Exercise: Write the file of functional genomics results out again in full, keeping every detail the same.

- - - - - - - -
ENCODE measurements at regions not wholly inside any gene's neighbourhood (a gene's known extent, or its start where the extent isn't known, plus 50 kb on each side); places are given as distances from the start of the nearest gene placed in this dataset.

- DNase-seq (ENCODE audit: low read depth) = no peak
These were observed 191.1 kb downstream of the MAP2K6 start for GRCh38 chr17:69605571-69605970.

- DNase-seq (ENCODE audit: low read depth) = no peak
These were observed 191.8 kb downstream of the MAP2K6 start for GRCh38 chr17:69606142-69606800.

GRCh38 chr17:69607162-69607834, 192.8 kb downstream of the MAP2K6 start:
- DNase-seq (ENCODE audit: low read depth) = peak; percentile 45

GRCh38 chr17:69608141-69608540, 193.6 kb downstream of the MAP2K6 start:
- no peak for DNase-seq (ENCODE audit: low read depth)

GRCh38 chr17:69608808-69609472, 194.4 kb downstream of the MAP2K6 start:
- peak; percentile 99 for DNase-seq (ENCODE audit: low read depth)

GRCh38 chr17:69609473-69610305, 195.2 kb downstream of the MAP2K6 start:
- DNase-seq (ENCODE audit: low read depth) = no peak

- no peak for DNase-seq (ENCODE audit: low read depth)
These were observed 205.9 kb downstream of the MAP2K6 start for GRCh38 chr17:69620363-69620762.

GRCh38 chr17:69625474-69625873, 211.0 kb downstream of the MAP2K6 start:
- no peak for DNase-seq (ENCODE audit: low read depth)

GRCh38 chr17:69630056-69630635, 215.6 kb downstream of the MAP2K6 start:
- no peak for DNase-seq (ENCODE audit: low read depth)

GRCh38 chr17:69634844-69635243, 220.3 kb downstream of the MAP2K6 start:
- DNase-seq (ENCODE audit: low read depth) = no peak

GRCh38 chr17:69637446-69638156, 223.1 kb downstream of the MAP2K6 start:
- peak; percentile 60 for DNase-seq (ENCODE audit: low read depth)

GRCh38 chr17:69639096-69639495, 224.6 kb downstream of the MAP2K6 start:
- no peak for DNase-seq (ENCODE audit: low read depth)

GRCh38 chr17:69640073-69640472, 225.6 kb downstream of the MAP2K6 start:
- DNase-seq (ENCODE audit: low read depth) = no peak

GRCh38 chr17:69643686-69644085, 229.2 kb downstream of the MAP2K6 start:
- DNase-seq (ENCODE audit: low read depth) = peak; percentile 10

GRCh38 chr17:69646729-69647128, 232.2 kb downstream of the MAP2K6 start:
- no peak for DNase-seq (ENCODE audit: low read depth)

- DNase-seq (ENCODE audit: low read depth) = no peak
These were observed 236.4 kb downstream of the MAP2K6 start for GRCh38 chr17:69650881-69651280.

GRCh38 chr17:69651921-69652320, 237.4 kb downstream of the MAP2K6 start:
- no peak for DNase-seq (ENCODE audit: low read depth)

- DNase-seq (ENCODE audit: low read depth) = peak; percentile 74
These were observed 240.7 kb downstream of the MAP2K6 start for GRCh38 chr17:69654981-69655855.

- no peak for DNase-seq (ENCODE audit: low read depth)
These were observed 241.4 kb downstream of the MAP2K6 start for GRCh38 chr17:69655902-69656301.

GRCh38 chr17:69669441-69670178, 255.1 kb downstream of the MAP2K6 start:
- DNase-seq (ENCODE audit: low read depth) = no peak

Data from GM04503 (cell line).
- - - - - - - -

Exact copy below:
ENCODE measurements at regions not wholly inside any gene's neighbourhood (a gene's known extent, or its start where the extent isn't known, plus 50 kb on each side); places are given as distances from the start of the nearest gene placed in this dataset.

- DNase-seq (ENCODE audit: low read depth) = no peak
These were observed 191.1 kb downstream of the MAP2K6 start for GRCh38 chr17:69605571-69605970.

- DNase-seq (ENCODE audit: low read depth) = no peak
These were observed 191.8 kb downstream of the MAP2K6 start for GRCh38 chr17:69606142-69606800.

GRCh38 chr17:69607162-69607834, 192.8 kb downstream of the MAP2K6 start:
- DNase-seq (ENCODE audit: low read depth) = peak; percentile 45

GRCh38 chr17:69608141-69608540, 193.6 kb downstream of the MAP2K6 start:
- no peak for DNase-seq (ENCODE audit: low read depth)

GRCh38 chr17:69608808-69609472, 194.4 kb downstream of the MAP2K6 start:
- peak; percentile 99 for DNase-seq (ENCODE audit: low read depth)

GRCh38 chr17:69609473-69610305, 195.2 kb downstream of the MAP2K6 start:
- DNase-seq (ENCODE audit: low read depth) = no peak

- no peak for DNase-seq (ENCODE audit: low read depth)
These were observed 205.9 kb downstream of the MAP2K6 start for GRCh38 chr17:69620363-69620762.

GRCh38 chr17:69625474-69625873, 211.0 kb downstream of the MAP2K6 start:
- no peak for DNase-seq (ENCODE audit: low read depth)

GRCh38 chr17:69630056-69630635, 215.6 kb downstream of the MAP2K6 start:
- no peak for DNase-seq (ENCODE audit: low read depth)

GRCh38 chr17:69634844-69635243, 220.3 kb downstream of the MAP2K6 start:
- DNase-seq (ENCODE audit: low read depth) = no peak

GRCh38 chr17:69637446-69638156, 223.1 kb downstream of the MAP2K6 start:
- peak; percentile 60 for DNase-seq (ENCODE audit: low read depth)

GRCh38 chr17:69639096-69639495, 224.6 kb downstream of the MAP2K6 start:
- no peak for DNase-seq (ENCODE audit: low read depth)

GRCh38 chr17:69640073-69640472, 225.6 kb downstream of the MAP2K6 start:
- DNase-seq (ENCODE audit: low read depth) = no peak

GRCh38 chr17:69643686-69644085, 229.2 kb downstream of the MAP2K6 start:
- DNase-seq (ENCODE audit: low read depth) = peak; percentile 10

GRCh38 chr17:69646729-69647128, 232.2 kb downstream of the MAP2K6 start:
- no peak for DNase-seq (ENCODE audit: low read depth)

- DNase-seq (ENCODE audit: low read depth) = no peak
These were observed 236.4 kb downstream of the MAP2K6 start for GRCh38 chr17:69650881-69651280.

GRCh38 chr17:69651921-69652320, 237.4 kb downstream of the MAP2K6 start:
- no peak for DNase-seq (ENCODE audit: low read depth)

- DNase-seq (ENCODE audit: low read depth) = peak; percentile 74
These were observed 240.7 kb downstream of the MAP2K6 start for GRCh38 chr17:69654981-69655855.

- no peak for DNase-seq (ENCODE audit: low read depth)
These were observed 241.4 kb downstream of the MAP2K6 start for GRCh38 chr17:69655902-69656301.

GRCh38 chr17:69669441-69670178, 255.1 kb downstream of the MAP2K6 start:
- DNase-seq (ENCODE audit: low read depth) = no peak

Data from GM04503 (cell line).